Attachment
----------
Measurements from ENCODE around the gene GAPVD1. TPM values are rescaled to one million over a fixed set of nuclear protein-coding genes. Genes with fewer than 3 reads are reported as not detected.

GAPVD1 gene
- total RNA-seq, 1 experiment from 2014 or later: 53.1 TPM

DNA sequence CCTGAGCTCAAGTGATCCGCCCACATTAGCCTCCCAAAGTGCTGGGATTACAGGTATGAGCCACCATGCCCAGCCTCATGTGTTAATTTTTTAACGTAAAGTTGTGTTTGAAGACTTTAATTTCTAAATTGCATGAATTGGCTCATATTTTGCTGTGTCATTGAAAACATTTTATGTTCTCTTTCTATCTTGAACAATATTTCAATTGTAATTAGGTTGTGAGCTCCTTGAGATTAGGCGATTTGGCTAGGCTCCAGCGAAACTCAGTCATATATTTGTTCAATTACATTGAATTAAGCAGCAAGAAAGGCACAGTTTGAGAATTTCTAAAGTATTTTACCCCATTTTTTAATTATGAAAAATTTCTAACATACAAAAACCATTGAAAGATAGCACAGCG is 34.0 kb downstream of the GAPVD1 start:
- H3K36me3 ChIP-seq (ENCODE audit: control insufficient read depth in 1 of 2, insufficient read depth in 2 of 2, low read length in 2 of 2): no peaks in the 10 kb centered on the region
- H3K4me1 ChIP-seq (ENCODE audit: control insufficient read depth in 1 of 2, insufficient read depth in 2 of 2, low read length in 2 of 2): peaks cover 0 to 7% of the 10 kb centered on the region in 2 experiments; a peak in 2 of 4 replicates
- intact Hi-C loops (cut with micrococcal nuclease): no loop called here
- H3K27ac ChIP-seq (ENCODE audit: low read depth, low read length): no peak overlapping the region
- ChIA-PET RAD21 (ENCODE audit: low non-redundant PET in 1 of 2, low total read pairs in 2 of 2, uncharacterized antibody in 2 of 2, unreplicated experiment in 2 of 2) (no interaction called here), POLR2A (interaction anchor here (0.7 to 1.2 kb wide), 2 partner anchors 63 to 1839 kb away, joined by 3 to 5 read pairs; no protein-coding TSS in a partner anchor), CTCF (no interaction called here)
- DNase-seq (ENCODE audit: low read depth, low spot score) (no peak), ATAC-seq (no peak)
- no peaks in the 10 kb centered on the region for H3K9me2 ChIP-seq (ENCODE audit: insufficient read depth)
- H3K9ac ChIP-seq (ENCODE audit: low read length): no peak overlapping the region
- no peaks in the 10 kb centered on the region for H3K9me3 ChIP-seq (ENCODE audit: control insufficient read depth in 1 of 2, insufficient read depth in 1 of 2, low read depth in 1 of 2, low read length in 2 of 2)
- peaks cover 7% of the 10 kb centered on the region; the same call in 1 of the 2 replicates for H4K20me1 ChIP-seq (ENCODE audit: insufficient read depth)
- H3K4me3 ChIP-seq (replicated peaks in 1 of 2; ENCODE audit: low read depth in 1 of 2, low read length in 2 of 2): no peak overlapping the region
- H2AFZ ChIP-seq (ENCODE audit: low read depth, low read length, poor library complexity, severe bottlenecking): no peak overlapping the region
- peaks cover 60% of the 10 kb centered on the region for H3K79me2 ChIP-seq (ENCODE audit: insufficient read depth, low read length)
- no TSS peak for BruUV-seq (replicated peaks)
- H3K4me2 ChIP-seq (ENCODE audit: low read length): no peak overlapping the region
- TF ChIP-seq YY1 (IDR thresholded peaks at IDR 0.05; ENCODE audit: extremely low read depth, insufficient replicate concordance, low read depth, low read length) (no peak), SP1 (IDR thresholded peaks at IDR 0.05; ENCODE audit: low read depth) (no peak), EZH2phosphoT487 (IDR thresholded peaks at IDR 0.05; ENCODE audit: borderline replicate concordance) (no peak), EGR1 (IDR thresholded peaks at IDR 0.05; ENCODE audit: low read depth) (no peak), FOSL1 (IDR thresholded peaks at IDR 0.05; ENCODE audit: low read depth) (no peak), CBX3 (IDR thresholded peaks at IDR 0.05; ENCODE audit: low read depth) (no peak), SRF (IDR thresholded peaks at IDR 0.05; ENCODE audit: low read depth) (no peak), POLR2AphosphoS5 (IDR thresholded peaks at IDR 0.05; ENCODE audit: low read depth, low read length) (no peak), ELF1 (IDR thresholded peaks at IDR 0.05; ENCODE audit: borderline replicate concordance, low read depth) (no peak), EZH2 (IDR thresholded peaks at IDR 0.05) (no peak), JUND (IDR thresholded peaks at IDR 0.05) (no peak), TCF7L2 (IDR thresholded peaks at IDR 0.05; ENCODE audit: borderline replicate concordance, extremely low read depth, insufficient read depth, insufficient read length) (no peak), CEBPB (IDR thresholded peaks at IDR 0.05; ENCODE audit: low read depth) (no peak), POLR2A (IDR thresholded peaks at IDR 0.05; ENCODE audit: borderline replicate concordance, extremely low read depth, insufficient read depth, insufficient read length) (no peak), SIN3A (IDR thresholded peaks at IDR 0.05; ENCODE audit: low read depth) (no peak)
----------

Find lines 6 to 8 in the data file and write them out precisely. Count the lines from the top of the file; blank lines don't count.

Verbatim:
- H3K4me1 ChIP-seq (ENCODE audit: control insufficient read depth in 1 of 2, insufficient read depth in 2 of 2, low read length in 2 of 2): peaks cover 0 to 7% of the 10 kb centered on the region in 2 experiments; a peak in 2 of 4 replicates
- intact Hi-C loops (cut with micrococcal nuclease): no loop called here
- H3K27ac ChIP-seq (ENCODE audit: low read depth, low read length): no peak overlapping the region